If young men and women answer the call to the nation’s service, they must be accorded their proper recognition when returning home.

And, for Vietnam Veterans and all Veterans, we must maintain the commitment and the promise that Veterans benefits shall be both preserved and improved as changing medical and other needs evolve.

We must also know that from the time of our founding to this present day, a strong military defense must always be maintained. That the nation remains endowed by freedom --- that Americans have created the largest economy in the world --- are neither accident nor the result of harmony amongst all nations. It is because we have had men and women willing to defend this country – including the Veterans of Vietnam .

There is another piece of unfinished business and it is to this cause that the net proceeds of tonight’s reception will go.

The Combat Medic Badge created by the Army at the end of World War II recognizes those who rendered aid to the troops. Only those who served on the ground can get it.

From Korea to today, medical operations have included extensive use of helicopters to retrieve, aid and transport. In combat, their medics are subject to enemy fire, just as medics on the ground. In combat, they have been wounded and killed, just like the medics on the ground. And in combat, they have placed themselves in harm’s way and saved lives, just as the medics on the ground.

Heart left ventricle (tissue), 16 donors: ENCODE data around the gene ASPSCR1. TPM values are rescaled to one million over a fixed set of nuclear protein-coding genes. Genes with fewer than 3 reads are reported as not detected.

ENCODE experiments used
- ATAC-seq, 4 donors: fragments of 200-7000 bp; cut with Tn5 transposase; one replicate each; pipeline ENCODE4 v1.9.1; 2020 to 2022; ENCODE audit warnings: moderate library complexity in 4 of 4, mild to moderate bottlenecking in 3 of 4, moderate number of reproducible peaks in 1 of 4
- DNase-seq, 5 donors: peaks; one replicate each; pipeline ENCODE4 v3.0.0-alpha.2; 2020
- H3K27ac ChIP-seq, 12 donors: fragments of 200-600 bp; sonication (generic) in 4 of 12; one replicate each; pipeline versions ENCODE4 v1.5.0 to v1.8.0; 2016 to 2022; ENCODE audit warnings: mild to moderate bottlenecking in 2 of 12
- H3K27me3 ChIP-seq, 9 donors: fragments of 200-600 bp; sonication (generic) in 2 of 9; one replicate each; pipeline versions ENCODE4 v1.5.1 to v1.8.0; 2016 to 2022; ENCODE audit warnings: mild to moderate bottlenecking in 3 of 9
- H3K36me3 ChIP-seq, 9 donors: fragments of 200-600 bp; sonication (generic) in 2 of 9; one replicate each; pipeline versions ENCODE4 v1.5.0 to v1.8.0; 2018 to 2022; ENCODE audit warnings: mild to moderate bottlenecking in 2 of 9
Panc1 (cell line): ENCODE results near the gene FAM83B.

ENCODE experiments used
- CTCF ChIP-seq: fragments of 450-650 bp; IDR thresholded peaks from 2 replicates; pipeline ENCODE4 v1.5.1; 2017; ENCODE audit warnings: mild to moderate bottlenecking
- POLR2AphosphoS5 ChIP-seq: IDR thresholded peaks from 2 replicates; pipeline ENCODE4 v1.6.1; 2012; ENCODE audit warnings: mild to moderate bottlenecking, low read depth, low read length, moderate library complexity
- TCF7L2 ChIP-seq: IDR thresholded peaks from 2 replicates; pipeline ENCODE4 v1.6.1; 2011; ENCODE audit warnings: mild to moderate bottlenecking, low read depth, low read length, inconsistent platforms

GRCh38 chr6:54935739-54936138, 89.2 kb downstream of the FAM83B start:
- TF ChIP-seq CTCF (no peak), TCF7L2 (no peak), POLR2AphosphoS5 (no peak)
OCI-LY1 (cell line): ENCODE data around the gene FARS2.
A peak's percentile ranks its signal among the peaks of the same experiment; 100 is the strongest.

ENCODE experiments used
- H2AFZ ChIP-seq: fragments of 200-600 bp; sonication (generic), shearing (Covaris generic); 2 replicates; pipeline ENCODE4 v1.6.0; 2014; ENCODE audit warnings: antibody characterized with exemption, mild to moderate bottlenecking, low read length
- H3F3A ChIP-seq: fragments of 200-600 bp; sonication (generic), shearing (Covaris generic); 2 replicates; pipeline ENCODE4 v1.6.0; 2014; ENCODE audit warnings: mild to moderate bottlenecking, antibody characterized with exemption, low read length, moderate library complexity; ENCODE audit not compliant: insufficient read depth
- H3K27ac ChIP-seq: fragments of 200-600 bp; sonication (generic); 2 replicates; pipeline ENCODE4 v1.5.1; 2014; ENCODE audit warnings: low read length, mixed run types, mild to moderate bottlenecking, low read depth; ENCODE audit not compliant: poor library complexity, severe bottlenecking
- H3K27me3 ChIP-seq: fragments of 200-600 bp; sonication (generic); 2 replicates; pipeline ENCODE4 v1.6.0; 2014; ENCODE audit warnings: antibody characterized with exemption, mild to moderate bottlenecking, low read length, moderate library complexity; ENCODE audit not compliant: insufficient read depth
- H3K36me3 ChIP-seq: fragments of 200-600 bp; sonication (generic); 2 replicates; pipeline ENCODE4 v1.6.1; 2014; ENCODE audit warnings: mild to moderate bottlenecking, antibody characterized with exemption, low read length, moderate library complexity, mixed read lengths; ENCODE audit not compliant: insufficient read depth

But they are not recognized because a 59-year-old regulation does not include them.

From Harrisburg , Pennsylvania this night, we sound the call that this exclusion is unjust --- that this oversight is outdated --- and that it is overdue for making it right. Extending the Combat Medical Badge to include the aeromedics or create a separate Combat Air Medic Badge is the goal and these efforts, this operation, shall not cease until this victory has been won.

The movie you saw this evening was moving and memorable. Huey One has become the connection between the past and the present, between Veterans and survivors. It gives rise to a new spirit.

In the lyrics of Stan Denman heard on the movie’s track, he asked: �n you hear the sound of freedom, as she passes overhead.”

We hear it. We shall remember it. The sights and sounds of that craft now serve to unite, to hear, to honor, to evoke all manner of memory.

The individual stories you heard on the movie were truly told in the shadow of its blades. But as those stories are told, we say with a full heart that Vietnam Veterans and their service to this nation shall not be in the shadows any more.

Our heroes are not only those whose many names were read here earlier today. Our heroes include all who served in Vietnam .

We have said it many times before but never more clearly than now: Welcome Home – Well Done – a grateful nation salutes you.

May God bless our Vietnam Veterans and those who serve us now in Iraq , Afghanistan , Kosovo and other places of duty and may God bless the United States of America .